First Credit Card

Discussion in 'Off Topic' started by usapatriot, Mar 6, 2011.

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  1. HTWingNut

    HTWingNut Potato

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    APR does matter. If you ignore it, you're setting yourself up for failure if perchance one month you don't pay the whole thing for whatever reason. Granted, unless it's a multi-thousand dollar purchase it's not a huge deal. But why squander money towards the CC company. Not to mention how APR's are set up can sometimes be shady too. Most interest is charged after their "grace" period X number of days after you are billed, but some it accrues before you even receive a bill. In other words, read the fine print.

    Plus pay on time (not even required in full - although do that) every month and before you know it you'll have thousands of dollars in available credit. Great for making larger purchases like electronics where you get some security from the bank should anything go wrong.

    I've racked up to $40,000 in CC debt before, but also had an income over $150k, eventually dug myself out. Long story, but just be careful, really. You can learn a lot in school, but they can't really help you manage your finances in real life. It seems simple, but not when it gets tied up with the rest of your life if and when it gets complicated. Not only live within your means, but also live within what you can manage. i.e. Carrying five credit cards and juggling them is no fun either, each with different due dates, different promotions, etc. Trust me, I speak from over 20 years of carrying credit cards and debt, not some theoretical hoo haa.
     
  2. miro_gt

    miro_gt Notebook Deity

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    ^ ouch.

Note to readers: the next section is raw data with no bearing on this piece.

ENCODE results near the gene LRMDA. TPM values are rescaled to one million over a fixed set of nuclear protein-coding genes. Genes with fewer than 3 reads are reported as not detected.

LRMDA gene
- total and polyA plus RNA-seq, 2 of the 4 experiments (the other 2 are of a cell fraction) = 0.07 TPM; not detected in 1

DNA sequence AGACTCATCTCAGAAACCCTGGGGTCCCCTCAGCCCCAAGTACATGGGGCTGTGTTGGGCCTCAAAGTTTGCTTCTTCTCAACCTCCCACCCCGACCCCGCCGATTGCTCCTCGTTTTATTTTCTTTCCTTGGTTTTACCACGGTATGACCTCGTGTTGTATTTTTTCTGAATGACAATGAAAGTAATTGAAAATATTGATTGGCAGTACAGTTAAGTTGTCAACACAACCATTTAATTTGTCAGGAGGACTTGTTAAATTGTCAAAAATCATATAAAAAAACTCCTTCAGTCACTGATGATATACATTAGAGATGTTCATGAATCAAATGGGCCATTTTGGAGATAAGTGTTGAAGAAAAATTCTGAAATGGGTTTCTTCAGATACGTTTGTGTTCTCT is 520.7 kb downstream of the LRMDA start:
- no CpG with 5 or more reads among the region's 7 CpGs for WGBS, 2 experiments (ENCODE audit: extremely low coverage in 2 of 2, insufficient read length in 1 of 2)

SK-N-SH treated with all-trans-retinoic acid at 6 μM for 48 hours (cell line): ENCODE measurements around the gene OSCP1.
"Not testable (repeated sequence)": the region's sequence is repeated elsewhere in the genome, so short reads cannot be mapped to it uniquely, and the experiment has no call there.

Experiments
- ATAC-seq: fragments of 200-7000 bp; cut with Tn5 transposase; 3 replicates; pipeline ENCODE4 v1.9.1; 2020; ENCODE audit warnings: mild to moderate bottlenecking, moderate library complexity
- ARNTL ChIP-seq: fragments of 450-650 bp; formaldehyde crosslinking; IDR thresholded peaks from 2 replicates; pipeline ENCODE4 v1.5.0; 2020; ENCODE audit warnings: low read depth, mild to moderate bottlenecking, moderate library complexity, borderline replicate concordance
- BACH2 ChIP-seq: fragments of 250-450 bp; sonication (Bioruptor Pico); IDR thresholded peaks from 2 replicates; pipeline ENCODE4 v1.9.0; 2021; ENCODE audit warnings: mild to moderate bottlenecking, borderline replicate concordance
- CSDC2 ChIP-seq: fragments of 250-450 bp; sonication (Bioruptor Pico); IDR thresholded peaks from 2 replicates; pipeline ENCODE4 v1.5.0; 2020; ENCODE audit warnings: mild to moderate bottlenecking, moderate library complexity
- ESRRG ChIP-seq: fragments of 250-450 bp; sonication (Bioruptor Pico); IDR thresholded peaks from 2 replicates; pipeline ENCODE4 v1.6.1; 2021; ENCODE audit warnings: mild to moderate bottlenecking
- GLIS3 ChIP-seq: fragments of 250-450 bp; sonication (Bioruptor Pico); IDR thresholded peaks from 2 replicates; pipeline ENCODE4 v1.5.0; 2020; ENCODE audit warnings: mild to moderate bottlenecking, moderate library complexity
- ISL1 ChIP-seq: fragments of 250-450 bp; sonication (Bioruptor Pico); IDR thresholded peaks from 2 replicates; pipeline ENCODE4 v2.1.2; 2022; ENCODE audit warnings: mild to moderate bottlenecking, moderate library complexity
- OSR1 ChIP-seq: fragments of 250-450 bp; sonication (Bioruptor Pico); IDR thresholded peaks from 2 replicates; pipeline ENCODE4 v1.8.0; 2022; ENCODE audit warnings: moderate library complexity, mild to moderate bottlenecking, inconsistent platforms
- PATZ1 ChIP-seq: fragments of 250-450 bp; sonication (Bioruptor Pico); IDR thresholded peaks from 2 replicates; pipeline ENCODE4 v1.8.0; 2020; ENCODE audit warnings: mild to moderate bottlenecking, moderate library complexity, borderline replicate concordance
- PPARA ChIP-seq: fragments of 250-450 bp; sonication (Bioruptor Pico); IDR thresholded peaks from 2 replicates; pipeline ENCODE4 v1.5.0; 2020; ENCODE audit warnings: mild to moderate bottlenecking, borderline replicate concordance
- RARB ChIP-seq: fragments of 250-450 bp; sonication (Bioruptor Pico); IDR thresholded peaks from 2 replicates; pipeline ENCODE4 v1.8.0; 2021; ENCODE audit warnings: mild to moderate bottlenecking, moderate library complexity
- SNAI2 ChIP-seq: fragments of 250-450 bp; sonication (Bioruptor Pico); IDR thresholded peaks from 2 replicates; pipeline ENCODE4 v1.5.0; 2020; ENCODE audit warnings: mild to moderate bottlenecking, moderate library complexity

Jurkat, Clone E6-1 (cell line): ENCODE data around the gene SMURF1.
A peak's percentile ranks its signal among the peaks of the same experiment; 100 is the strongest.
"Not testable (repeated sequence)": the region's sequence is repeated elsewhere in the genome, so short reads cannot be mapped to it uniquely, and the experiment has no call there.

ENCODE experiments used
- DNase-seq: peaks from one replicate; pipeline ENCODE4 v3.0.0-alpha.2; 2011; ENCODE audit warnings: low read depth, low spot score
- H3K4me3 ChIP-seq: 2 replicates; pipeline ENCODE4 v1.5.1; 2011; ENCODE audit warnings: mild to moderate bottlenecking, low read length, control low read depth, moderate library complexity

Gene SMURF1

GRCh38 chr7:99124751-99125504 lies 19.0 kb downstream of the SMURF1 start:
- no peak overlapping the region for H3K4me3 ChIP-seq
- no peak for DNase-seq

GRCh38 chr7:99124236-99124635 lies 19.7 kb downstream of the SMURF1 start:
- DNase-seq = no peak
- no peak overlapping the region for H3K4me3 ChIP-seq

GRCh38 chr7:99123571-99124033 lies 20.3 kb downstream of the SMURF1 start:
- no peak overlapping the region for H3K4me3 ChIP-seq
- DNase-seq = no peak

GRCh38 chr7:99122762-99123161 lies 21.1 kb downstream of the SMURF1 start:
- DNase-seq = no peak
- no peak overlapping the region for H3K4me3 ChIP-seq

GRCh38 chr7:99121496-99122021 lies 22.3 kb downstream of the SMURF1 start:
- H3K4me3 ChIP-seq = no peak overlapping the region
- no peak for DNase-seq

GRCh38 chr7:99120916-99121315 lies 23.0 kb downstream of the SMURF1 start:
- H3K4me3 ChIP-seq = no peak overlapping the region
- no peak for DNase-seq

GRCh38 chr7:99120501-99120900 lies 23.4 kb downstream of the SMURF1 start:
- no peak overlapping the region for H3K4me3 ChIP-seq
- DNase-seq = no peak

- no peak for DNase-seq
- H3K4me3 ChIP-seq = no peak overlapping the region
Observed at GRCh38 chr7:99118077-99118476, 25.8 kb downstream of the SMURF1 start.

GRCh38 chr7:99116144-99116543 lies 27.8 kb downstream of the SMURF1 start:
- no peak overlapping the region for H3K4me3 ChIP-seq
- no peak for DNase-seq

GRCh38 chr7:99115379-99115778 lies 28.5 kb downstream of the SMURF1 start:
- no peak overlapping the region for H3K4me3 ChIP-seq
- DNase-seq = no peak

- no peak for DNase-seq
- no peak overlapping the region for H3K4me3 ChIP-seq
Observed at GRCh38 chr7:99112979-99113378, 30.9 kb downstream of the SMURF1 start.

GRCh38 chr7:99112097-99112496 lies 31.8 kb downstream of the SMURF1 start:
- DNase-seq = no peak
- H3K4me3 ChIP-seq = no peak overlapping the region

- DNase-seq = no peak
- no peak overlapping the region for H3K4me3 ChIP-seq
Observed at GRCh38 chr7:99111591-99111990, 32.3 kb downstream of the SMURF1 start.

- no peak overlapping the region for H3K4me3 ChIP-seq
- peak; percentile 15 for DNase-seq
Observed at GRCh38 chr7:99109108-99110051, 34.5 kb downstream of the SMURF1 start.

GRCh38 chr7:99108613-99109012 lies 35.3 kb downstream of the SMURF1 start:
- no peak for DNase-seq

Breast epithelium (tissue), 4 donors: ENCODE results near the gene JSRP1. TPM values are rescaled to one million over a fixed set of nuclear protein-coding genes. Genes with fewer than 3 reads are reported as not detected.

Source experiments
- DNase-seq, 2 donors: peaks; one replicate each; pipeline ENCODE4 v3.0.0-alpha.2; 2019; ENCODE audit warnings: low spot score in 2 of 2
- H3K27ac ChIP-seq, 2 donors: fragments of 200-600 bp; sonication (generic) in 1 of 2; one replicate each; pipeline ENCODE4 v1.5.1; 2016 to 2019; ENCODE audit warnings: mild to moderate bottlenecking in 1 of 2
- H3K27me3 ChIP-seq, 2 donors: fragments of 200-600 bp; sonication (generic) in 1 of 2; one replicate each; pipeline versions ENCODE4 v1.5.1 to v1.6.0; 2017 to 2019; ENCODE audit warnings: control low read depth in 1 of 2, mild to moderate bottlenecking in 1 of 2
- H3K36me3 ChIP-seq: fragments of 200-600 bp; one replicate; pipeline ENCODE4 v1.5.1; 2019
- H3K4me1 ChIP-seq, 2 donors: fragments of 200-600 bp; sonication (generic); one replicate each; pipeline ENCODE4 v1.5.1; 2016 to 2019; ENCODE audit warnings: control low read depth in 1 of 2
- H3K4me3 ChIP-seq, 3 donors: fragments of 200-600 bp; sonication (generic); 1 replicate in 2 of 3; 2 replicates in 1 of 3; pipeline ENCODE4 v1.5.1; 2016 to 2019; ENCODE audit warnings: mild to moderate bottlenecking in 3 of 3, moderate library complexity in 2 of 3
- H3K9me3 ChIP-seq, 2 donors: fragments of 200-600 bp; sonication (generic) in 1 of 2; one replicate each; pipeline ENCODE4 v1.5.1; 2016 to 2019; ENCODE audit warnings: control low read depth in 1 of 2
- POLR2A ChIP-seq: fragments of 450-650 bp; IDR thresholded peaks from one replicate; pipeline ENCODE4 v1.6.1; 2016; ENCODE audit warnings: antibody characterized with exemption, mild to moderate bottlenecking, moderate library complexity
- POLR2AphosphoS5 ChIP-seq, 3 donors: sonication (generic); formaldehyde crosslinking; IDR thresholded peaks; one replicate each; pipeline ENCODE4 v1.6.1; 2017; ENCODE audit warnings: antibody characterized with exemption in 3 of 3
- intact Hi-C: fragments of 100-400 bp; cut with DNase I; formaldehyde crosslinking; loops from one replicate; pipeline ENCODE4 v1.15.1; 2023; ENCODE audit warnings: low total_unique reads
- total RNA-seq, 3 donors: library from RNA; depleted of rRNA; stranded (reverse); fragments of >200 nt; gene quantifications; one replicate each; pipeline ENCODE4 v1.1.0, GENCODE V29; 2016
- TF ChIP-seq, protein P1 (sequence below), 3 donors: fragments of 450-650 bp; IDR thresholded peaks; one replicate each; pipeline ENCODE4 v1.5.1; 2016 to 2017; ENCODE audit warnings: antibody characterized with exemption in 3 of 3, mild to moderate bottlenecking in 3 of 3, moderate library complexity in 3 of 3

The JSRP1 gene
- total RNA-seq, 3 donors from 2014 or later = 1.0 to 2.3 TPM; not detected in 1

me on the other hand has never been in debt :D Even when I had to work my "behind" off to pay out of state tuition for my el.engineering degree ... with no mommy and daddy help
     
  3. ramgen

    ramgen -- Morgan Stanley --

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    Rule of thumb: "Always spend less than your income!" This guarantees that you will never ever be in debt.

    Is this so straightforward or am I a genius? :)


    --
     
  4. crash

    crash NBR Assassin

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    As others have said, the biggest things for you would be to make sure there is no annual fee and make sure you pay your card off in full each month. Think of a credit card as a substitution for cash. Or better yet, pick something that you have to pay for anyways, like gas, and make all you gas (or food or whatever) purchases on the card. That is a good starting point to establishing credit and making sure you don't buy things with it that you can't afford.

    APR rates are something to consider, but they don't vary much from bank to bank.

    Rewards are something to consider as well. Cash rewards are nice, but sometimes the "points" rewards add up to more. If you fly a lot, a card that rewards in miles might be nice. Most cards give various percentages back for different types of purchases (gas, food, etc). If you want to use your card mainly for gas purchases, then you could look for one that rewards for that the best.

    I got a credit card from Citibank when I started college and I never had any issues with it. I can recommend them, but I also know other banks are good too. As long as it's a well known bank, you should be fine.